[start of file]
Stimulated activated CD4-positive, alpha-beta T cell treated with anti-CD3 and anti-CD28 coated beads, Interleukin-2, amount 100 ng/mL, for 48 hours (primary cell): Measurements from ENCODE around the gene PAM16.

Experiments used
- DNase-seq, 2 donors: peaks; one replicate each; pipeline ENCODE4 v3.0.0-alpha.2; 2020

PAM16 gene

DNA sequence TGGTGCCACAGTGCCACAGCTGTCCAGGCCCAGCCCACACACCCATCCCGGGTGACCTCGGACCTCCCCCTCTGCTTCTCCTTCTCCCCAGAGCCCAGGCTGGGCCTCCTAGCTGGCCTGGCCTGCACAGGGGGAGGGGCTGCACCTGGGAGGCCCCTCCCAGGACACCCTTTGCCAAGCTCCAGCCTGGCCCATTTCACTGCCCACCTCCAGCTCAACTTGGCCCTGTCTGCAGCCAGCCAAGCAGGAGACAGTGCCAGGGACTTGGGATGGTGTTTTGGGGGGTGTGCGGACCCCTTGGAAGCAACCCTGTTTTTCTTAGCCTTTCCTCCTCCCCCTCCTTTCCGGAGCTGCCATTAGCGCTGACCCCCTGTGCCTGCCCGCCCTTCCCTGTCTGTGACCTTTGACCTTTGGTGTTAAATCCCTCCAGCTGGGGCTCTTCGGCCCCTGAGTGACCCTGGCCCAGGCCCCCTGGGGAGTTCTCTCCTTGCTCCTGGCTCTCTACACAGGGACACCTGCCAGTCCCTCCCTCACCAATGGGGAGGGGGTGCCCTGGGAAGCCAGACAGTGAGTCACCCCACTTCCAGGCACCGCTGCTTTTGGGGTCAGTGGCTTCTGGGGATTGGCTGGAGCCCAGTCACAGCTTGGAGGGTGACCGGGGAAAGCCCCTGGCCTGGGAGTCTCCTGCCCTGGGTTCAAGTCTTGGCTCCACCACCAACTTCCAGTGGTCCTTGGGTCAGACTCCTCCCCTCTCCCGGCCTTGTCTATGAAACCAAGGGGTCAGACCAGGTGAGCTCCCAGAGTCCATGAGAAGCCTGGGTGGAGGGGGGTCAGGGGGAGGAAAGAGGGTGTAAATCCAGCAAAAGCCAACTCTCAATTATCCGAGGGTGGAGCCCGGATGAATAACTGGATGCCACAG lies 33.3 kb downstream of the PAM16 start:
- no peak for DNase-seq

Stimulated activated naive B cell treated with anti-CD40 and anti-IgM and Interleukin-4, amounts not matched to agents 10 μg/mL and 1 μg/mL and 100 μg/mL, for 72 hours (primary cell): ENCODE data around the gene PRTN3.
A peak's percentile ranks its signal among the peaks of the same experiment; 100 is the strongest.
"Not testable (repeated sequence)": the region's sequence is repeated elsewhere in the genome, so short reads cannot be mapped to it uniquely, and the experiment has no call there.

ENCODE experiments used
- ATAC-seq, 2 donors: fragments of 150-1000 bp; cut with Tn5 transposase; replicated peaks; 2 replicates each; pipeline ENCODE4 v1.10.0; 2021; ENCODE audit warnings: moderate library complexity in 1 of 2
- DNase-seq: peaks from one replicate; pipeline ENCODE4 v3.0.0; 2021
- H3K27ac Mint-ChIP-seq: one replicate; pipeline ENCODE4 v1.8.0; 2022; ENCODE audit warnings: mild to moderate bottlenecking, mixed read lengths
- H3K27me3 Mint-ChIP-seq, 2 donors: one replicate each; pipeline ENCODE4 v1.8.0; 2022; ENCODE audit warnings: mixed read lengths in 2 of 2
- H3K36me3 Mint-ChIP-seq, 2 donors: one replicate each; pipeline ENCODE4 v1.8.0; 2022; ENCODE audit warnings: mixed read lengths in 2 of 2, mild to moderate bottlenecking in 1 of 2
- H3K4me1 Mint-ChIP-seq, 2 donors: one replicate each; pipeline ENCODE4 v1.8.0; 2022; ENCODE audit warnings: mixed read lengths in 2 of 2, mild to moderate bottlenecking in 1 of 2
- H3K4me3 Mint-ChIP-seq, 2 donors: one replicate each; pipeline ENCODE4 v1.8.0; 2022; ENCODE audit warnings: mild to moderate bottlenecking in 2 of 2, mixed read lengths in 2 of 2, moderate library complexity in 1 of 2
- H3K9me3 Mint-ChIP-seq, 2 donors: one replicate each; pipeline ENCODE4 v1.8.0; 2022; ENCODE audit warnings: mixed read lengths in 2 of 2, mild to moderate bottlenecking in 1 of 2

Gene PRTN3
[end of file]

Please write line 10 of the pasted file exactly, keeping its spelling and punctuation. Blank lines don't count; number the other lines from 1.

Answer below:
ENCODE experiments used